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Computational Research Team: Mott Transition in MnO,
Multielectron Magnetic Moments, and Dynamic Effects in Correlated Materials

GENERAL MISSION: There are classes of materials that are important to DOE and to the science and technology community in general, generically referred to as strongly correlated electron systems (SCES), which have proven very difficult to understand and to simulate in a material-specific manner. These range from actinides, which are central to the DOE mission, to transition metal oxides, which include the most promising components of new spin electronics applications as well as the high temperature superconductors, to intermetallic compounds whose heavy fermion characteristics and quantum critical behavior has given rise to some of the most active areas in condensed matter theory. After decades of study from a variety of often quite approximate viewpoints, a material-specific, predictive capability for certain classes of these correlated electron systems is being achieved. This accomplishment has been based on (1) new theoretical innovations, (2) coupling of experts in many-body theory with electronic structure practitioners, (3) development of novel computational algorithms to solve the resulting equations, and (4) feedback from increasingly detailed experimental studies. These new capabilities are arising at a time when there are extensive and novel experimental probes to provide data for a theory-computation-experiment feedback loop that enables rapid progress, and also when extended computational power is available for solving the resulting numerical problem.

The objective of the proposed cooperative research team is to assemble the required expertise into a coherent team and focus on the application of these new methodologies to the specific issue of Mott transitions, multi-electron magnetic moments, and dynamical properties correlated materials. The goals are (i) to provide specific, detailed understanding of the complex correlation effects in strongly correlated systems, with specific emphasis on our compound of choice -- MnO -- through the application and further development of formal methods and numerical algorithms, and (ii) to make available efficient and accurate computer codes to materials modelers which can then be used more widely for strongly correlated systems. Success in this undertaking will have clear impact by moving the community toward the longer term goal of opening up the entire periodic table to materials simulations with predictive capability.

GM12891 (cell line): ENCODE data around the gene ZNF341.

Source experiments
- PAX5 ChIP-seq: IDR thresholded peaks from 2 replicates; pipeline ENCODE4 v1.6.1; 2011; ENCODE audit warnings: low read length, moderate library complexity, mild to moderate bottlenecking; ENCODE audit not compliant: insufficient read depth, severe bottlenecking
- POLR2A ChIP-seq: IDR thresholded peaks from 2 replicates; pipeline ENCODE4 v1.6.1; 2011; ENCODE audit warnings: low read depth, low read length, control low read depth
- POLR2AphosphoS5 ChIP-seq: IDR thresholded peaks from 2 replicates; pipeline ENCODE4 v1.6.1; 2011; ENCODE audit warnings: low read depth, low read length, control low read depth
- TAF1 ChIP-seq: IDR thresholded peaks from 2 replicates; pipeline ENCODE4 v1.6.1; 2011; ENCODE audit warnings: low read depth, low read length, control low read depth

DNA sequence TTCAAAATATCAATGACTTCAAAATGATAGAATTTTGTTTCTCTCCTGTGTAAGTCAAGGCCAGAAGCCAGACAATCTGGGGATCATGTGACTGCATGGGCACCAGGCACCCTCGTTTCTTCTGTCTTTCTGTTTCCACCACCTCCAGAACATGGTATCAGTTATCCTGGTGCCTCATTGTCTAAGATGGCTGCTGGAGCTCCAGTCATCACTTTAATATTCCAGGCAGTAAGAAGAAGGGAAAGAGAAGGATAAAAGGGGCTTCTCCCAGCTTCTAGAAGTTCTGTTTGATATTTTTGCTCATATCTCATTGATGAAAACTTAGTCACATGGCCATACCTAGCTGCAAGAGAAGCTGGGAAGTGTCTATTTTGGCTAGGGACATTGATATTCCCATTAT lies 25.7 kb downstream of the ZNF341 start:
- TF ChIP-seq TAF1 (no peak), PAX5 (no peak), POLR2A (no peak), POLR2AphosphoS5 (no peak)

Project Coordinators/Lead CRT Principal Investigators:
Warren E. Pickett, University of California, Davis
Richard T. Scalettar, University of California, Davis

Additional Lead CRT Principal Investigators:
Adolfo Eguiluz, Univ. of Tennessee and Oak Ridge Nat. Lab.
Mark Jarrell, University of Cincinnati
Henry Krakauer, College of William and Mary
Wei Ku, Brookhaven National Laboratory
Sergej Savrasov, University of California Davis
Cyrus Umrigar, Cornell University
Shiwei Zhang, College of William and Mary

CRT Associates (university):
Richard Hennig, Cornell University
Richard M. Martin, Univ. of Illinois, Urbana-Champaign
Steven White, University of California Irvine
John Wilkins, Ohio State University
CRT Associates (laboratory):
Jim Gubernatis, Los Alamos National Laboratory
Michelle Johannes, Naval Research Laboratory
Thomas Schulthess, Oak Ridge National Laboratory
CRT Associates (foreign):
Deepa Kasinathan, IFW Dresden
Klaus Koepernik, IFW Dresden
Jan Kunes, University of Augsburg Experimental Group Partners:
Peter Abbamonte, Univ. of Illinois, Urbana-Champaign
Pengcheng Dai, Oak Ridge National Laboratory
H. Ding, Boston College
John Hill, Brookhaven National Laboratory
Peter Johnson, Brookhaven National Laboratory
C. C. Kao, National Synchrotron Light Source
Alessandra Lanzara, Univeristy of California Berkeley
Ben Larson, Oak Ridge National Laboratory
Michael Manley, Lawrence Livermore National Laboratory
Steve Nagler, Oak Ridge National Laboratory
George Sawatzky, University of British Columbia
Choong-Shik Yoo, Washington State University